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Home :FAQ :Electrons in atomsPrint | Comment
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Why are the shells named K, L, M, ... instead of A, B, C...?


Vocabulary
atomic number*
cathode ray*
principal quantum number*
shell*
spectroscopy*
x-ray spectra*

A few years ago my sister, who is an accomplished seamstress, was asked to mend a 19th century dress. She was delighted by the many ingenious compromises between economy and extravagance in the dress's design. But the 7" wide tucks of extra fabric she found in the shoulder and side seams puzzled her at first, since in those times material was valuable and never wasted. She realized that the dress was meant to last a lifetime, and the extra cloth was added to allow the dress to grow with its wearer over the years. Apparently, the dress's owner hadn't expanded in accordance with 19th century expectations.

The electron shell designations were started at K rather than A for similar reasons. Like the extra seam allowance on the dress, the letters A-J never had to be used.

In the early twentieth century, scientists were intensely interested in X-rays, which had just been discovered. Especially fascinating was the fact that elements emit X-rays when bombarded with streams of fast-moving electrons (as in J. J. Thomson's cathode ray tube). This discovery is the basis for medical and dental X-ray machines.

When high-energy electrons hit a sample of an element, they ionize its atoms in a rather unusual way. An inner shell electron is lost in the initial impact, and when it is recaptured, a great deal of energy is released in the form of X-rays.

The X-rays emitted seemed to be of two types. One type was able to penetrate sheets of metal of a certain thickness; the other wasn't. The spectroscopist who discovered this (Charles G. Barkla) named the more penetrating type A and the less penetrating type B, initially. But he worried that even more penetrating types of X-ray radiation would be discovered for other elements, so he renamed them K and L to leave room for more penetrating types A through J. These more penetrating radiations were never observed.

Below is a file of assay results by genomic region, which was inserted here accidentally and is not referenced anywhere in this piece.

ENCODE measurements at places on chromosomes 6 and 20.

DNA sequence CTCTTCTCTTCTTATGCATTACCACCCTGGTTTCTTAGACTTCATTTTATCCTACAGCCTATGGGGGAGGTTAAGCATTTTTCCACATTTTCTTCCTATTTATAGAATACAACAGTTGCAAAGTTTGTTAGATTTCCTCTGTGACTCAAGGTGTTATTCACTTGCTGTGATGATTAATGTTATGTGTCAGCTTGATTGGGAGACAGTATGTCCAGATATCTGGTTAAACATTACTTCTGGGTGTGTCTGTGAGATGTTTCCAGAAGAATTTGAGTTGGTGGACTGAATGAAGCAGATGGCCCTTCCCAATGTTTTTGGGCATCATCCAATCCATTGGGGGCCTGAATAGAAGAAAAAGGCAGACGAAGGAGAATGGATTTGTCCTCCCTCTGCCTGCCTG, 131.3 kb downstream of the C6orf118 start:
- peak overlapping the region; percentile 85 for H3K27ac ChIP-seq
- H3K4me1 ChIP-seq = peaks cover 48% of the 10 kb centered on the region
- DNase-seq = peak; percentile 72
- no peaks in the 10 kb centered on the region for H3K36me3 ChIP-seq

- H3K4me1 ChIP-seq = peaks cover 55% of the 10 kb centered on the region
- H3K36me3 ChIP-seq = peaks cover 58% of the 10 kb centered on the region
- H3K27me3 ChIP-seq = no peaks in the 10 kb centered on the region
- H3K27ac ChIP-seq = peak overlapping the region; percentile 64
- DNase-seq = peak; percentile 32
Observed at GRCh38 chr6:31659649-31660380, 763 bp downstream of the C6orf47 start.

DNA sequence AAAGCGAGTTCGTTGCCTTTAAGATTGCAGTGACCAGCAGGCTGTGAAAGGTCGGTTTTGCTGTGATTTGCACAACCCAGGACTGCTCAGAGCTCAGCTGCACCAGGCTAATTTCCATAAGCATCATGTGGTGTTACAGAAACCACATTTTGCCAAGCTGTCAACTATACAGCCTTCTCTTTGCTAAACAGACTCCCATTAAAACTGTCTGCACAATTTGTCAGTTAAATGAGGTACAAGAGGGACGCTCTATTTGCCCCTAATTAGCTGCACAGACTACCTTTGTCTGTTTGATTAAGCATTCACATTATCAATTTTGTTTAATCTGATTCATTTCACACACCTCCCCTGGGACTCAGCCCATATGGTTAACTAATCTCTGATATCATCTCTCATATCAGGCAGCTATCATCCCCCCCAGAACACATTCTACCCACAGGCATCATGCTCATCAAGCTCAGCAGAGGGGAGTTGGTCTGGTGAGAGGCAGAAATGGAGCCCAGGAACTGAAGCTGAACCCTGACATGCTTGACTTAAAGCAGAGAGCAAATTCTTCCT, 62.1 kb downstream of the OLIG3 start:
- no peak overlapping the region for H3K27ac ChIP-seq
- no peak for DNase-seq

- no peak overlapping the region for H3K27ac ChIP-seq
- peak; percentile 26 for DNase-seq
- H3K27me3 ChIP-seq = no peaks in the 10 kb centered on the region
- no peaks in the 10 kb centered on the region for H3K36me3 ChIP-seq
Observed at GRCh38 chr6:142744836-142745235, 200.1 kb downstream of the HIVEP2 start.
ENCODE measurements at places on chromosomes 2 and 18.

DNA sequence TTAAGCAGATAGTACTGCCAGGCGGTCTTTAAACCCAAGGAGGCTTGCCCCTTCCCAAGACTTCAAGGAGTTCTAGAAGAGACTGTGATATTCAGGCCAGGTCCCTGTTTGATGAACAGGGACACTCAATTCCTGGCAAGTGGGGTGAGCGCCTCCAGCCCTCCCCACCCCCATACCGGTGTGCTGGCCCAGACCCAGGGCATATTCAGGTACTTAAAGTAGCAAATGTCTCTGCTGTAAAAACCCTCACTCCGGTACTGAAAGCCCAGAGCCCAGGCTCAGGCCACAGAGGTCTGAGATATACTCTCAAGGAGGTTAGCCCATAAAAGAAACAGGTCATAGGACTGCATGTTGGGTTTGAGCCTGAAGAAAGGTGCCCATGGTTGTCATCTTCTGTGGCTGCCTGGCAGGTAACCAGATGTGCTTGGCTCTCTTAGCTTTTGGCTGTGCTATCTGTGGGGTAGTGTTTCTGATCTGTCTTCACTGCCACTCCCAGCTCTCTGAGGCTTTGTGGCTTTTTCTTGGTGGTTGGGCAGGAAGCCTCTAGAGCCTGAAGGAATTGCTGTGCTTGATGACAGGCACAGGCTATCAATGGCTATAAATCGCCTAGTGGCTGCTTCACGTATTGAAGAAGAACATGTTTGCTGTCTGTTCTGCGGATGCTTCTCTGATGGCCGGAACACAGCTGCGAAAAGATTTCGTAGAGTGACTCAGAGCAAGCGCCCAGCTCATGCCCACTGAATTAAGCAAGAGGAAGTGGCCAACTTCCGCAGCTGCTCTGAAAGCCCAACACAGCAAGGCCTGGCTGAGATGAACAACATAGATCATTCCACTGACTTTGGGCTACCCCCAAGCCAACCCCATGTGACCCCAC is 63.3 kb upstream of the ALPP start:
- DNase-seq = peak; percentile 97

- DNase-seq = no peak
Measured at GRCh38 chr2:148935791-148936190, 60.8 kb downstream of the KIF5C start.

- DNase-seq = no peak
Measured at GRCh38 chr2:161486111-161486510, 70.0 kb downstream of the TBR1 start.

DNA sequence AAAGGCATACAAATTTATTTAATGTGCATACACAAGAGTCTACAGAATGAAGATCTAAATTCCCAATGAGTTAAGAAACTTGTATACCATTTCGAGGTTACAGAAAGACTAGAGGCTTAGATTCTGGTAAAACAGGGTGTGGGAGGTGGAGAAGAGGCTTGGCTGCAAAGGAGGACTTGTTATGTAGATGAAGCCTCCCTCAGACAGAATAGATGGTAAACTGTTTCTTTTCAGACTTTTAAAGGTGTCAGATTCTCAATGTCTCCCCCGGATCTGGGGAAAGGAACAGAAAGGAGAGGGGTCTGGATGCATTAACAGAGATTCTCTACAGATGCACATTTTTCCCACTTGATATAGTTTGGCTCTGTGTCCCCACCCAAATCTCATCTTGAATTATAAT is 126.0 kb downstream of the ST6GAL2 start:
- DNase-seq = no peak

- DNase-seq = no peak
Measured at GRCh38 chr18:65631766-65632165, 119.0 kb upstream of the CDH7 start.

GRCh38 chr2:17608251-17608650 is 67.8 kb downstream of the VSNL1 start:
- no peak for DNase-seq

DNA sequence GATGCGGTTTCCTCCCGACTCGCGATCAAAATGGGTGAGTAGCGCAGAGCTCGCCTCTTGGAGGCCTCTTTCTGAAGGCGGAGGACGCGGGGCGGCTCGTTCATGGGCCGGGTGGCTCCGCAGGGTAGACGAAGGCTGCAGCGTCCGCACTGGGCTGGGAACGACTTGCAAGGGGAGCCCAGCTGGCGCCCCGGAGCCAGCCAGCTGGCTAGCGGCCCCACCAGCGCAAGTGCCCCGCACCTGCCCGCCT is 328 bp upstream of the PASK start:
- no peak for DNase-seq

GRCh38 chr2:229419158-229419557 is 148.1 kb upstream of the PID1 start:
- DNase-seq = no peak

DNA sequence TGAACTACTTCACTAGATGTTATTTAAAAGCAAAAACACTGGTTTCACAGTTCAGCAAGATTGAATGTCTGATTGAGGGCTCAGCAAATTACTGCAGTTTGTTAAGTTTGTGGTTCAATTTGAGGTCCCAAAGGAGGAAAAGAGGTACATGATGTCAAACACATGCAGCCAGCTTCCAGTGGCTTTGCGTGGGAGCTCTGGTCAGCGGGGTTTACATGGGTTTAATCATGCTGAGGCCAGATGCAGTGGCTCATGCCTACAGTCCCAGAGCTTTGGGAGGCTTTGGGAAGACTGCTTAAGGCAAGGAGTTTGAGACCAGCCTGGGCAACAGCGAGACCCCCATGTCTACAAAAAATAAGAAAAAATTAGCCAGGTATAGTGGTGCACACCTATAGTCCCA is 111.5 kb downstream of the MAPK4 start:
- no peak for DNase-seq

Barkla's work was continued by Moseley and others, and eventually it became the basis for an experimental procedure for determining the atomic numbers of the elements. For his contribution, Barkla received the 1917 Nobel prize in Physics.

Today we know that Barkla's K radiation is produced when electrons knocked out of the n=1 shell are recaptured. L radiation is produced when electrons knocked out of the n=2 shell are recaptured; since the n=2 shell has higher energy than the n=1 shell, less energy is released and L radiation is weaker (less able to penetrate metals) than K radiation.

Further information

The Nobel Prize in Physics 1917 (The Nobel Foundation)
The presentation speech for Charles Barkla's Nobel Prize, awarded "for his discovery of the characteristic Röntgen radiation of the elements". The site includes a portrait and a brief biography.
http://www.nobel.se/physics/laureates/1917/index.html (02/10/00)

X-Ray Spectra (John Parks, Diamond Bar High School)
A description of Charles Barkla's groundbreaking work connecting X-ray spectra with atomic weight, including his rationale for the KLMN... notation for X-ray series that eventually was adopted for electron shell designations. Part of John Park's ChemTeam site.
http://dbhs.wvusd.k12.ca.us/AtomicStructure/AtNum-XrayThread.html (02/10/00)

X-Rays (Physics2000, Colorado State University)
A gentle introduction to X-ray physics, including a discussion of X-rays in medical imaging, and general background on electromagnetic radiation and wave-particle duality. Part of Colorado State's Physics 2000 project.
http://www.colorado.edu/physics/2000/xray/index.html (02/13/00)

Author: Fred Senese senese@antoine.frostburg.edu



General Chemistry Online! Why are the shells named K, L, M, ... instead of A, B, C...?

Copyright © 1997-2010 by Fred Senese
Comments & questions to fsenese@frostburg.edu
Last Revised 08/17/15.URL: http://antoine.frostburg.edu/chem/senese/101/electrons/faq/why-KLMNOP.shtml